Diabetes is a co-morbidity factor for Covid-19 that was identified fairly quickly at the start of the epidemic. A study carried out in more than 50 hospitals with diabetic patients makes it possible to determine which profile is most at risk.
Since the beginning of the Covid-19 epidemic, diabetes has been known to be an important factor in comorbidity, with obesity and hypertension, among others. But the term diabetes describes two very different pathologies: one is an autoimmune disease, it is type 1 diabetes, and the other is linked to food, it generally appears with age, c is type 2 diabetes.
To understand a little more precisely which diabetes is most at risk and which part of the population is most likely to contract a severe form of Covid-19, 51 French hospitals participated in the Coronado study (Coronavirus Sars-CoV- 2 and Diabetes Outcomes) which took place last March. The results of the study were published in the specialized journal Diabetologia.
Type 2 diabetes is the most common
More than 1,300 patients who were seropositive to Sars-CoV-2 and with a long diabetic liability or a recent diagnosis were considered in the Coronado study. Males make up 64.9% of the sample and the median age is 69.8 years. At the start of follow-up, the majority of patients, 907 people, were not treated in the intensive care unit, the other 410 people were, with or without tracheal intubation. The doctors then gave an update on their state of health on the seventh day.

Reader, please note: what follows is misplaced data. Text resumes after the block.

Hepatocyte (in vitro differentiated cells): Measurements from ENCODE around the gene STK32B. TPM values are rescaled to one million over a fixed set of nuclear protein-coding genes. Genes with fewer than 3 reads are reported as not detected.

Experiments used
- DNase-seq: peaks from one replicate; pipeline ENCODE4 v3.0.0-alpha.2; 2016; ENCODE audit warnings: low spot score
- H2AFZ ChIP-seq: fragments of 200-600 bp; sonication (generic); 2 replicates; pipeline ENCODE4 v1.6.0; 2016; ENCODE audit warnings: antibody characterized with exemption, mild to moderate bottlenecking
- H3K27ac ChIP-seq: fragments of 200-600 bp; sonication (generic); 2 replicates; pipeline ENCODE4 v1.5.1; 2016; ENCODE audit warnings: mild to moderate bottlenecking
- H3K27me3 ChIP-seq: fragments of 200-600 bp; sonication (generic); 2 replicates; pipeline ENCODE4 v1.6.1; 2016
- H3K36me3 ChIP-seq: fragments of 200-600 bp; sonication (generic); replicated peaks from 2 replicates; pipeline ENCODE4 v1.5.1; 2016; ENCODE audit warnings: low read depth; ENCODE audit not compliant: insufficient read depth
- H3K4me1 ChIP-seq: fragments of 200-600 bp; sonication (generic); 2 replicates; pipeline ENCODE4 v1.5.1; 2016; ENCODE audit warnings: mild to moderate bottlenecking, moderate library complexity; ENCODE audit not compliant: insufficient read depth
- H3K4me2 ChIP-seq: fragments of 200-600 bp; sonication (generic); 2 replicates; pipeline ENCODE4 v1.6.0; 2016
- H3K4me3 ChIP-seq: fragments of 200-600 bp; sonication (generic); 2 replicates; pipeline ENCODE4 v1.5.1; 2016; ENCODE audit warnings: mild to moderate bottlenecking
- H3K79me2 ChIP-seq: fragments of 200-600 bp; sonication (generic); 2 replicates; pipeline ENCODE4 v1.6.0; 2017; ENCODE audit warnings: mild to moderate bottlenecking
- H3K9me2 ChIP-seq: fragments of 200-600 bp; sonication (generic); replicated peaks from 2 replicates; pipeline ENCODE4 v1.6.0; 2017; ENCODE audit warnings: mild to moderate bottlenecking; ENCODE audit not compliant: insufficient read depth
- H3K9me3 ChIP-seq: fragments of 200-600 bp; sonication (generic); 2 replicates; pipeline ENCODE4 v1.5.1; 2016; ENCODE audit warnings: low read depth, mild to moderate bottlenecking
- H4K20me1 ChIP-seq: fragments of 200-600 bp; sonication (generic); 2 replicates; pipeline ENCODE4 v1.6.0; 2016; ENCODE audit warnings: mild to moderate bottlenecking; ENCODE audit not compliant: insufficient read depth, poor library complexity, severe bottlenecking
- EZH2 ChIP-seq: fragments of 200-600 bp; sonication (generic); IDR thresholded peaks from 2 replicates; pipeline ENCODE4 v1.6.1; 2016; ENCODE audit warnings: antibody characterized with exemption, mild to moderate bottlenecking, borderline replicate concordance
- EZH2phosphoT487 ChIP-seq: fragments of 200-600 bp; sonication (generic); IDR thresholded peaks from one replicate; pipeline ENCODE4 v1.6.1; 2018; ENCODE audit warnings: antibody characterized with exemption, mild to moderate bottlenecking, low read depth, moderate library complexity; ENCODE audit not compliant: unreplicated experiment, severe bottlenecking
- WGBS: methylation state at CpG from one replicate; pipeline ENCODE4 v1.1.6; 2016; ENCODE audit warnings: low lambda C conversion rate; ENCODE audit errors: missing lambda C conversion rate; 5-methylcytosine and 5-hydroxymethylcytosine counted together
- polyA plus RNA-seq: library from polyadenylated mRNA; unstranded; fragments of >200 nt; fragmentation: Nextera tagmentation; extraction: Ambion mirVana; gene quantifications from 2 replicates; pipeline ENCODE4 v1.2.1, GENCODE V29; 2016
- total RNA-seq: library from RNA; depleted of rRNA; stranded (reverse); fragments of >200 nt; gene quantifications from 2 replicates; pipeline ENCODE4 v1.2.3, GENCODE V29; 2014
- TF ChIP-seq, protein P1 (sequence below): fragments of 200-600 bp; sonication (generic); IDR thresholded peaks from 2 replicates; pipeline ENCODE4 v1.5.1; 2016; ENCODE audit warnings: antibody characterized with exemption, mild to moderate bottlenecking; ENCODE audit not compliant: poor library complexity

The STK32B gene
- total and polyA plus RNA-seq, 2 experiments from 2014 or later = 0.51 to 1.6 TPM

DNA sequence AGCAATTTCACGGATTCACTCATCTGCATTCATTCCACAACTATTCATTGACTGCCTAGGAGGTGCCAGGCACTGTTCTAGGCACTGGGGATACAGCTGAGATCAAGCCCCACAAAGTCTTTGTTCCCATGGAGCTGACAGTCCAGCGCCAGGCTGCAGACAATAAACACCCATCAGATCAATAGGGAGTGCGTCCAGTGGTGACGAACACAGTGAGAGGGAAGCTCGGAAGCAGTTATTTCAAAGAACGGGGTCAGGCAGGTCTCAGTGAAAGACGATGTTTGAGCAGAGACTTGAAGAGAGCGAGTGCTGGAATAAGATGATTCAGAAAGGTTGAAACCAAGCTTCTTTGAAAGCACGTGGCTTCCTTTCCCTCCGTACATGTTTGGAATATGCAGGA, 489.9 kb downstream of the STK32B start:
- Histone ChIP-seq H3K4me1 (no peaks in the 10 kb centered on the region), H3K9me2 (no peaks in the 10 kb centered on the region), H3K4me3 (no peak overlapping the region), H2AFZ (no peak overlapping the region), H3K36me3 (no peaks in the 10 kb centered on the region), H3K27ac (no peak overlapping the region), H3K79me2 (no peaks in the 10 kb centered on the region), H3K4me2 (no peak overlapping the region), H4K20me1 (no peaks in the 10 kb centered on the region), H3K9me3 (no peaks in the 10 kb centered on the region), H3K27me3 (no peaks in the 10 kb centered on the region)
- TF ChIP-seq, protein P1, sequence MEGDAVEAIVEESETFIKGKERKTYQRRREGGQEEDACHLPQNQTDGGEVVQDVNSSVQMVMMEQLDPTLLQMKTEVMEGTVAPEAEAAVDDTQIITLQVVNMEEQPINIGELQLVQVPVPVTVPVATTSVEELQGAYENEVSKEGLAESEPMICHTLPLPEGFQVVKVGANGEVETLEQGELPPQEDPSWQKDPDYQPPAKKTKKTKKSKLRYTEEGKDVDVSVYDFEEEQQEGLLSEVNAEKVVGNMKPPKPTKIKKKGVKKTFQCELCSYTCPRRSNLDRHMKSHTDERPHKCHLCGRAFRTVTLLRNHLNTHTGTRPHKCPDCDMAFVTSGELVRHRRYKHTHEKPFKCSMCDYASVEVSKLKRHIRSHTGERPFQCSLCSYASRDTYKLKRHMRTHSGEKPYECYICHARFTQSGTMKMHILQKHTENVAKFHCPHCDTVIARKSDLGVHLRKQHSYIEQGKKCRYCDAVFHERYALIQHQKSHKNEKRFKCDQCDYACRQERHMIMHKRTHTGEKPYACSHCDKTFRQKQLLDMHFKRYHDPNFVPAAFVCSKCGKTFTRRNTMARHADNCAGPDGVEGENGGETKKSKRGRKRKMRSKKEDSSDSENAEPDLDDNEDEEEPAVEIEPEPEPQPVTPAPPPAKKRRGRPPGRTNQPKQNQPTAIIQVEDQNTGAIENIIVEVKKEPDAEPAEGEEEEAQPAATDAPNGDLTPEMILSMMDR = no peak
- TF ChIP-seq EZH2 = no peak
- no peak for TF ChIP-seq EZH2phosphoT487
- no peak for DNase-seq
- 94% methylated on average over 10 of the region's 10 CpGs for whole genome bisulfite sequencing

What is the diabetic profile of these patients?
The overwhelming majority, 88.5%, of the people considered in the Coronado study suffer from type 2 diabetes. This diabetes, which is not dependent on insulin, is characterized by hyperglycemia, a rate too much blood sugar. It appears with age and occurs around 50 years of age. Conversely, type 1 diabetes concerns only 3% of the workforce in the Coronado study.
A combination of comorbidity factor
Unfortunately, type 2 diabetes is often associated with other comorbidity factors that make people particularly fragile when faced with Covid-19: 77% of patients also suffer from hypertension and 51% from dyslipidemia, too high cholesterol in the blood. Finally, the median BMI of the patients is 28.4, which, by standards, corresponds to being overweight.
Of the patients included in the study, 20.3% required tracheal intubation and mechanical ventilation. And 10.6% died before the seventh day, while the patients were hospitalized only 5 days after the onset of symptoms. These premature deaths mainly concern patients over 75 years of age. No one under the age of 65 with type 1 diabetes died during the study.
In conclusion, elderly men with long-standing type 2 diabetes, and associated complications, are particularly vulnerable to Covid-19.